October 1st marks the start of breast cancer awareness month. A whole month of open talking, supporting and promoting. Encouraging people to be breast- or even cancer-aware is an ongoing battle as we all settle into our busy lives forgetful of self-care and even awareness of our bodies.
Detecting cancer early is key to a better outcome, and you should report even slight changes within the shape of the breast or any hardening to your GP for further investigation.
Statistically, women who report changes early, thus being diagnosed in the early stages of cancer, have a greater chance of surviving their disease; in fact, 98% of people survive breast cancer for five years or more. Conversely, those in the later stages have a 26% chance, making early detection so important.
Early signs of breast cancer
Many women first become aware of changes when they detect a lump or swelling on or around the breast. Early stages of breast cancer can also produce symptoms such as –
- Changes in shape and appearance, including size
- An inverted nipple or the nipple appearing smaller and more drawn in
- Changes around the areola of the nipple, such as peeling or dryness
- Colour changes over the breasts, such as redding or sometimes a bruised appearance
- Dimpling appearance, which may form like a rash and give the appearance of orange skin
- Hard, thick skin or a noticeable lump
- Fluid coming from the nipple
You can learn more about symptoms and share that information with friends on the Breast Cancer Now website, where you’ll find the campaign TLC – Touch – Look – Check.
How to check yourself for breast cancer
The best time to check your breasts is just before you go into the shower, preferably in the morning, as you won’t have any aches or sores from wearing a bra all day!
You also can look at your breasts in the mirror (all bathrooms usually have one) to give you a complete visual.
When you get into the shower
Now you can do a “feel” test using both hands. Again, getting some soap over your breasts and around your armpit is best.
With your arm raised, use two or three fingers to roll or massage your way clockwise around the breast. Be sure you do not miss any areas.
After checking the breast, check where your bra or underwire would sit and the fatty tissue over your ribs directly under your armpit.
Once you have checked the rib area, extend your search for any anomalies up from your rib and into your armpit.
After your shower
Face the mirror and look at your breast with your arms down.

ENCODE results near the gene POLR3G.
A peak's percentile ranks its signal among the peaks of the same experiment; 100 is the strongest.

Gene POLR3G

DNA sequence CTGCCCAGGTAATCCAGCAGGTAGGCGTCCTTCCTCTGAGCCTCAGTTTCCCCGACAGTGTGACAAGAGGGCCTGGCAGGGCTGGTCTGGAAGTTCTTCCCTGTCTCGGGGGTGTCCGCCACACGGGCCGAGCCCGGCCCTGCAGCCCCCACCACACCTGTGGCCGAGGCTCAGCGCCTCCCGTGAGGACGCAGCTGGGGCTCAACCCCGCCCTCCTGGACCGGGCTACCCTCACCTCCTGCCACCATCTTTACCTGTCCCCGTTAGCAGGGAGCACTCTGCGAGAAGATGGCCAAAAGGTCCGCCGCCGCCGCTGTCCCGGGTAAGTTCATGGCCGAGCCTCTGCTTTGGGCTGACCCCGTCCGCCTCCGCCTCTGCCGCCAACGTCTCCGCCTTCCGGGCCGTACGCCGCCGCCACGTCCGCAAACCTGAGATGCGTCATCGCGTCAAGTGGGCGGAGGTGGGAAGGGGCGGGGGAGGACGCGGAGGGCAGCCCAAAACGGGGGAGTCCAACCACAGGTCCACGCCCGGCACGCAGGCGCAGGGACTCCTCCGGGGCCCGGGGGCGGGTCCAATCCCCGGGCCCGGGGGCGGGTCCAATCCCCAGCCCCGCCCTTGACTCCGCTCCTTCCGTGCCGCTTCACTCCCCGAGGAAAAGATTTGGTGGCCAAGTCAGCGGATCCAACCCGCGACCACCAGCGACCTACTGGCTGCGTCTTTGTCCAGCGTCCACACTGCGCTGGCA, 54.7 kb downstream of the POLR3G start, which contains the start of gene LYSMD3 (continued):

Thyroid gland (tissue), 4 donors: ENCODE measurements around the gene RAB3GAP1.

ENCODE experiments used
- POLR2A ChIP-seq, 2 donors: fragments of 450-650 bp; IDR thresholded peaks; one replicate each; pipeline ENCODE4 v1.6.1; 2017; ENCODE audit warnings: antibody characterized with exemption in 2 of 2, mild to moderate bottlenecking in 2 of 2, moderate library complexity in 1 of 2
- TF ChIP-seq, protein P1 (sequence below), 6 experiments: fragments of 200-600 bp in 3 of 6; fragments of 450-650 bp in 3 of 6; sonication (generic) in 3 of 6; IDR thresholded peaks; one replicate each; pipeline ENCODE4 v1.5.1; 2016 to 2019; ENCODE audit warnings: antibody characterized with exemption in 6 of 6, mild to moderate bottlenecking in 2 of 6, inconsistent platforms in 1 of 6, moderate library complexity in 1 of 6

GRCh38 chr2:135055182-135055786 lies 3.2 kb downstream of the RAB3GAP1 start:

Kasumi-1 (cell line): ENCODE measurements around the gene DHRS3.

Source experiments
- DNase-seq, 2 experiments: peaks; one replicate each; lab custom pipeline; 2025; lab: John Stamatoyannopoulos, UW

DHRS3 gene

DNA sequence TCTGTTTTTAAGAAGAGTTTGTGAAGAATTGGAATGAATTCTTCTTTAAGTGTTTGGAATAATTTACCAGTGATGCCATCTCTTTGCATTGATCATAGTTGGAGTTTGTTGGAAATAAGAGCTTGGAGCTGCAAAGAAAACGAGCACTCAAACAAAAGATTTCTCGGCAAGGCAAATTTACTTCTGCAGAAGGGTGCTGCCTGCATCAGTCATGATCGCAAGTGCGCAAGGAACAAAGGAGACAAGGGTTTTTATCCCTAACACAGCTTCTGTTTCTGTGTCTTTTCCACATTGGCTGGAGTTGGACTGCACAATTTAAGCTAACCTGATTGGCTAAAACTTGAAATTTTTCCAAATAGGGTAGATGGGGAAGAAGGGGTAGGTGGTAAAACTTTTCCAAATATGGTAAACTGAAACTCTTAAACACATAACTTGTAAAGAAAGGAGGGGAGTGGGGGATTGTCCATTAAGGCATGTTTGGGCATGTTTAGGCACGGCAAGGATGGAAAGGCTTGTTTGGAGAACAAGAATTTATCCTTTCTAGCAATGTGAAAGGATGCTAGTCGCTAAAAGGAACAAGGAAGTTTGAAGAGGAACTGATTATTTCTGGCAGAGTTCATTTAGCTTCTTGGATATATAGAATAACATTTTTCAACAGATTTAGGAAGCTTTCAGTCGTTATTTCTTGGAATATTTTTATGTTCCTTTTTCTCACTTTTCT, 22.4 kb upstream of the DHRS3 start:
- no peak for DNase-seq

Can you spot any visual changes?
Next, raise both arms and check again for any changes in appearance.
Turn to your left slightly so you can inspect your armpit and do the same on the right.
With both arms lowered again, look below your neck. Can you see any changes on or around your collarbone?
Remember you are looking for the early signs listed above.
What should you do if you find a lump in your breast?
Firstly don’t panic. There are plenty of reasons you may have a lump, including hormonal changes, ill-fitting bras, or injury, to name a few.
Regardless of any reason as to why you have a lump, your first port of call should always be to seek medical advice.
A medical practitioner, GP or gynaecologist can initiate treatment with a first physical exam. During so, your personal and family medical history will be taken. Then, if the health care professional feels further examinations need to take place, an appointment will be made to gather breast imagery, such as a mammogram.
What should I expect from a mammogram?
Mammograms are X-rays for the breasts, so you shouldn’t feel overwhelmed by having one.
You can eat and drink as usual on the day of your mammogram, and there is little need for any preparation – we would, however, advise you wear comfortable clothing that you can whip on and off with ease. Some women prefer to wear an oversized shirt or buttoned blouse to stay warm and less exposed. You will be asked to take your clothes off from the waist upwards, so keep this in mind when getting dressed on the day!
You will be asked not to wear deodorant or talc as this may affect the imagery.
You will be asked to stand up against or close to the x-ray machine during the mammogram. Once you are ready, the two plates on the device will start to press your breast flat. This spreads the breast tissue out to get a clear image.
Each “compression” takes as little as six seconds.
Each breast is X-rayed twice, one compressing the breast sideways and the other from top to bottom.
Some women find the experience uncomfortable, with a few experiencing pain.
How do I book a mammogram check-up?
Most women over the age of 50 are automatically invited for breast screening. However, if you are over 40 years of age, you can self-refer even if you have not experienced any symptoms.
In some cases where a family history of breast cancer is dominant or those with genetic mutations, you can request a mammogram through your GP. In these cases, women are often invited in 10-15 years earlier, at the age of 35+.
If you are concerned about a lump or are worried due to family history, book an appointment with your GP to discuss this further.
Can men get breast cancer?
Believe it or not, over 350 men yearly are diagnosed with breast cancer. Although these numbers suggest breast cancer is rare in men, it is still important to check with your GP if you notice any changes.
Symptoms are the same as in women; however, testing or screening may differ. For example, men are often invited for a breast ultrasound if the GP feels there is cause for further investigation.
If you are concerned you may have breast cancer or are at high risk and wish to discuss your worries further, please do not hesitate to get in touch.